In a study of seven countries published in 2019, the McKinsey Global Institute estimated that providing digital identities could result in added economic value equal to as much as 13% of GDP by 2030, save 110 billion hours via e-government services, and help the estimated 1.7 billion people who remain without access to formal financial services - often as a result of a lack of documentation. Businesses could meanwhile benefit from improved efficiency, lowered costs and fraud reduction, and save up to $1.6 trillion thanks to digital identities, according to the study.
When every transaction in life is digital, it better have a connected identity that responds to safety, security and sanctity of privacy. Essentially becoming the doorway to connecting between industry and extended ecosystems.
Enterprises started on the concept of identity management from the perspective of identifying individuals with their job roles from the on-boarding to the off-boarding process; when it became centric to the enterprise operations. Now digital is becoming centric to the society and the future of work demands being anywhere on this planet and yet the talent accomplishes the delivery of a unique engagement and experience to a customer in a digital app.
As the above illustration demonstrates, it is essentially extending the three P's: Profiling, Personalizing and Preferentiating into the manifestation of data that is a combination of demographic, psychographic and biographic. Apart from identification, authentication, authorization, access, permissions and privileges it will also serve the purpose of last mile securitization, privacy protection and geo sensitization.
As enterprises create life and enterprise digital applications that fall into the zone of industry and extended industry ecosystems, the component of digital identity of an individual will become a critical shared resource across various applications. It would become mandatory to have the ability to capture the related data.
Connecting the universe of customers would mean creating role based access to systems of people and machines that will interchangeably perform the activities of the connected processes in real time. And thereby allow customers intelligent and intuitive interaction that is context sensitive. The key point to distinguish from the previous economies is the extended relationship with the customer universe across the alpha, beta and theta versions of life and enterprise applications. Where the compulsion to address life applications is driven by the proliferation of digital technologies such as IOT, sensors, devices, wearables and intelligence. The enterprise digital applications are essential microservices and data that is transactionally owned.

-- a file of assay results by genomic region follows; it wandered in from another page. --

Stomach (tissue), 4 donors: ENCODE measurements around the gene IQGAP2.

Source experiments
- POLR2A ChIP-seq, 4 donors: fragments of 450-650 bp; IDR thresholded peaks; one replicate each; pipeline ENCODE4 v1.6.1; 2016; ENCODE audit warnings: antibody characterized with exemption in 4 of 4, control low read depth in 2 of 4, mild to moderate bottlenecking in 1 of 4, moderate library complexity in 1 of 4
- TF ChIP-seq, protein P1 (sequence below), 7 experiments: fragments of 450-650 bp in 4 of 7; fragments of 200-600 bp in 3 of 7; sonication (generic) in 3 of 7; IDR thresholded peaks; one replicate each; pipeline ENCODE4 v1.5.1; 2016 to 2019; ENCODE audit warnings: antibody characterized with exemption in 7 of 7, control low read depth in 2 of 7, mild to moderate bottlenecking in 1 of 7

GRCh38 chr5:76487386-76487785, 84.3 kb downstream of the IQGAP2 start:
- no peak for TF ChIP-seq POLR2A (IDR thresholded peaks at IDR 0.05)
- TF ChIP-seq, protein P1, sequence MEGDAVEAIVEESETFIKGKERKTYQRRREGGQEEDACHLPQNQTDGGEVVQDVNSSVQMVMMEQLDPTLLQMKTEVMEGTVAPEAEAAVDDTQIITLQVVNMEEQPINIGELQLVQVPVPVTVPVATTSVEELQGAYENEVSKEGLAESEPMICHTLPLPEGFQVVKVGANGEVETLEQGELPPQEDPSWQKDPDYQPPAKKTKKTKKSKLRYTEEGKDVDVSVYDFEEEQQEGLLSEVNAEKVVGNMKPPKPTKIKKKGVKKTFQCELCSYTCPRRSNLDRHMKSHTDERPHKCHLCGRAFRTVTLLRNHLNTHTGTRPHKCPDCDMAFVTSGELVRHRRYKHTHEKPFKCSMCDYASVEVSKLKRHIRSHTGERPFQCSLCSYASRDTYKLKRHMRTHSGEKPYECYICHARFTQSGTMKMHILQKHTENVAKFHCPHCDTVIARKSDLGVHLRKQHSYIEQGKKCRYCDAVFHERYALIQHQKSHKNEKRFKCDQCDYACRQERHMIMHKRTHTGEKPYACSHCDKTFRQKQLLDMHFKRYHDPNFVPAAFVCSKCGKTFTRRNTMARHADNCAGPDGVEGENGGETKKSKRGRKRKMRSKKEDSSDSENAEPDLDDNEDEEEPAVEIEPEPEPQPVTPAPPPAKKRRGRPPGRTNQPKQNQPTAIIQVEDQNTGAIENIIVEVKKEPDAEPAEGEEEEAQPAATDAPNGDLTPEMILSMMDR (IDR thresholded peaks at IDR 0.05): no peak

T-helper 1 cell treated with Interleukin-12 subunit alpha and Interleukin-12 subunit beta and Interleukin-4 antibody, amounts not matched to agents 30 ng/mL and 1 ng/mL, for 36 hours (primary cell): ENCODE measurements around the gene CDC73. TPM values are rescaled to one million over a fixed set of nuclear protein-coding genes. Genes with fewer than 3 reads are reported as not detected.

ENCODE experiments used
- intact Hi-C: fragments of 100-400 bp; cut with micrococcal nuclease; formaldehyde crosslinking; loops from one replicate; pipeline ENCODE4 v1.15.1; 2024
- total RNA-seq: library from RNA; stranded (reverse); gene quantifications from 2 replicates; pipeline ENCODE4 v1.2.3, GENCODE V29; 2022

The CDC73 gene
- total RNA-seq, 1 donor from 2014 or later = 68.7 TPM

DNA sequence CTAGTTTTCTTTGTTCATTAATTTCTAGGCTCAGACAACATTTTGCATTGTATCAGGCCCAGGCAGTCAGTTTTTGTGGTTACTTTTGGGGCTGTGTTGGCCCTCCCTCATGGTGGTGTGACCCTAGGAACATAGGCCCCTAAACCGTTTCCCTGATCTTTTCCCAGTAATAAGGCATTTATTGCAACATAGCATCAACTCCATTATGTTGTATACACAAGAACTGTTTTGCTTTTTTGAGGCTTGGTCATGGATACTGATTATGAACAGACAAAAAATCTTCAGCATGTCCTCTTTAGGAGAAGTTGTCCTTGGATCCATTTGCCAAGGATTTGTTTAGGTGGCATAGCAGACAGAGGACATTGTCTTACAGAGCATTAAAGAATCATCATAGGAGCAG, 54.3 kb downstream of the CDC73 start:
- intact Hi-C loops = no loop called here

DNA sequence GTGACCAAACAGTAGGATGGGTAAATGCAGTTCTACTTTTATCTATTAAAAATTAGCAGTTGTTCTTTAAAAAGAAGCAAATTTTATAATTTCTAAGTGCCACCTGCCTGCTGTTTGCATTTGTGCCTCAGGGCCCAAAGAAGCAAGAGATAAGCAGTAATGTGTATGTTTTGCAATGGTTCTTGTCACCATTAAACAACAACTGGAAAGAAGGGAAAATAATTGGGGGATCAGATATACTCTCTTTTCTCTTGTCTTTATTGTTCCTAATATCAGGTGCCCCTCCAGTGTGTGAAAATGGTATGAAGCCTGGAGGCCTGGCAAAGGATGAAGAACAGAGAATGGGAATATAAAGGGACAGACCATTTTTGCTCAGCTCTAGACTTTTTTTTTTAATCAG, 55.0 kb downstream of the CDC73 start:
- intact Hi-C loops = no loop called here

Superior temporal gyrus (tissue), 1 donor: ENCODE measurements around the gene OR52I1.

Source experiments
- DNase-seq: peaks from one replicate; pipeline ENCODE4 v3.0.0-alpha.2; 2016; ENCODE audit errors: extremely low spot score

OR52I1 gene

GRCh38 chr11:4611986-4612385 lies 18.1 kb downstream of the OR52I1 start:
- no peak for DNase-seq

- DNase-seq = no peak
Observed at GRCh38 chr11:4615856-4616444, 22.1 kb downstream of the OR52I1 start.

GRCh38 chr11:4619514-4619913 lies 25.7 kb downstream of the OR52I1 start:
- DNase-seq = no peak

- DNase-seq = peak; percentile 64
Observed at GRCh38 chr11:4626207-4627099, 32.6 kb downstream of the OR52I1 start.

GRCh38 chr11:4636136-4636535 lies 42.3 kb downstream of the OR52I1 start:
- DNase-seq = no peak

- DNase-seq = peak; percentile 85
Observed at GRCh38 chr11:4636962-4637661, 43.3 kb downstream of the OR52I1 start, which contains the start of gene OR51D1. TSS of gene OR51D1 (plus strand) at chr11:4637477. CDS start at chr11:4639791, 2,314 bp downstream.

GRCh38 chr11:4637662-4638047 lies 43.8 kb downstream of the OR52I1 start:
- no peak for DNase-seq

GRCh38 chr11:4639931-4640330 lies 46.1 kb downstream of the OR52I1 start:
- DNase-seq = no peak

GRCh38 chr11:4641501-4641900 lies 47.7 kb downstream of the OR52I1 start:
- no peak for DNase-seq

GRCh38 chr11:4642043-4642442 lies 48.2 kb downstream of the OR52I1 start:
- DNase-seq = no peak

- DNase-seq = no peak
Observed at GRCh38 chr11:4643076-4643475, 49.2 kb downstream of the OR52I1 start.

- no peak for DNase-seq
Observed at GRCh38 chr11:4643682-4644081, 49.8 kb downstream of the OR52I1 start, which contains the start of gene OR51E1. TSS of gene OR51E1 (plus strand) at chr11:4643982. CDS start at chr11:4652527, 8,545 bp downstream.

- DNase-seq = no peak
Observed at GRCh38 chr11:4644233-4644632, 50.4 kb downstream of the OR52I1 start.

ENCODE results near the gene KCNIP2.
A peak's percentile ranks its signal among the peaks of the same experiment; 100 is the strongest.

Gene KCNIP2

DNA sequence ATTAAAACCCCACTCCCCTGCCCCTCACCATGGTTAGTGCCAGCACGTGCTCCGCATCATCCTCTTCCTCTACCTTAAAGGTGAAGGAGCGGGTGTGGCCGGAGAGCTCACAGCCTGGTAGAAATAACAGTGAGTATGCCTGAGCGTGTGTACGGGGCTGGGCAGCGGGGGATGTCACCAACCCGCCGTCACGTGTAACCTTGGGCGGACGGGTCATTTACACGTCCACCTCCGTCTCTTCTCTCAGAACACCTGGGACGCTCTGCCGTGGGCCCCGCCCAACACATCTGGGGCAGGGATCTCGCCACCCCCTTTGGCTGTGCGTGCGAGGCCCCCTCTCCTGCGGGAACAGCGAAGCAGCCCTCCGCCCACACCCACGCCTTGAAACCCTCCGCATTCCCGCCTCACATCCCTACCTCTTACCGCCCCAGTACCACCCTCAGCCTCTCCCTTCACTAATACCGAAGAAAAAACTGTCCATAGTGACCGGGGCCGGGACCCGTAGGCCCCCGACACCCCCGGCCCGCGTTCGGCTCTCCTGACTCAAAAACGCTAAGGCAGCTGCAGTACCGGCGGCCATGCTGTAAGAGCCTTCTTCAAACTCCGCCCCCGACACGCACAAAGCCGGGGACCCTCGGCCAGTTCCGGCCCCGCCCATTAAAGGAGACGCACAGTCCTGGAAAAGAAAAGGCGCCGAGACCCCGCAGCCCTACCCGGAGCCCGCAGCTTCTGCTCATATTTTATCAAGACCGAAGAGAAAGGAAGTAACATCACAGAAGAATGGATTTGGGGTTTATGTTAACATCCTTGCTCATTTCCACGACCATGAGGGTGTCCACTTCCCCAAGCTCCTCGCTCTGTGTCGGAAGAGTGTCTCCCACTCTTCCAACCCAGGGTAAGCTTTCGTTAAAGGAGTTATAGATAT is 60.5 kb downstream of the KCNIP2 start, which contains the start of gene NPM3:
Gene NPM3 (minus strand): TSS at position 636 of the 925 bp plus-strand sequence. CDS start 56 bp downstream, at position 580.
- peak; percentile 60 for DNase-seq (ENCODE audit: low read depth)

Extended Ecosystem Connection
The United Nations Economic Commission for Africa and the African Union Commission are working together to increase the regional harmonization of digital identity standards, as part of the process of developing the African Continental Free Trade Area - the largest free trade area in the world in terms of participants. Within the private sector, South Korean mobile phone operator SK Telecom has developed “T-Auth,” which is designed to streamline online shopping by linking it to users’ mobile numbers; 99% of the country’s websites accept the service, and by late 2016 it had 13 million monthly users making 650 million transactions annually, SK Telecom said in a report published in 2017. Meanwhile in Sweden financial institutions have developed “BankID” for things like identification and account access, tax declarations, and document signing. BankID has an estimated 8 million active users; however, in 2018 14 people were found guilty of stealing the equivalent of about $160,000 by calling users, pretending to be a bank representative, and having the users log in to BankID while on the phone. Stakeholders in all sectors and industries should create collaborative business models, shared principles, standards, frameworks, and identity systems that are genuinely interoperable.*
The growing use of digital identities online - in combination with the massive volume of personal data increasingly being collected by governments, businesses, and everything from wearable devices to household appliances - creates vulnerabilities. According to the Breach Level Index, an online database, more than 15 billion data records have been lost or stolen since 2013, and the 3.4 billion compromised records in the first half of 2018 alone represented a 72% increase compared with the same period a year earlier. High-profile breaches in recent years include the compromised data of nearly 150 million people at credit-reporting firm Equifax, for which the company agreed to a $700 million settlement, and the 30 million identity numbers (and associated financial information) leaked online in South Africa in 2017. Meanwhile new threats continue to emerge: according to the US Federal Reserve, the fastest-growing financial crime, “synthetic identity fraud,” involves using fake information to establish a bogus credit file and then make transactions. Several approaches have emerged to better secure identities and build resilience, including minimal data collection and disclosure, and informed consent. Bolstering digital literacy and helping people better understand the need for password-free, multi-factor authentication can also help.
We believe digital identity management as a foundational step for every enterprise. This must be a key area that is addressed as part of its priorities in digital transformation initiatives. Schedule an dialog today with an archents expert to address this topic in detail. Write to firstname.lastname@example.org
*Source: World Economic Forum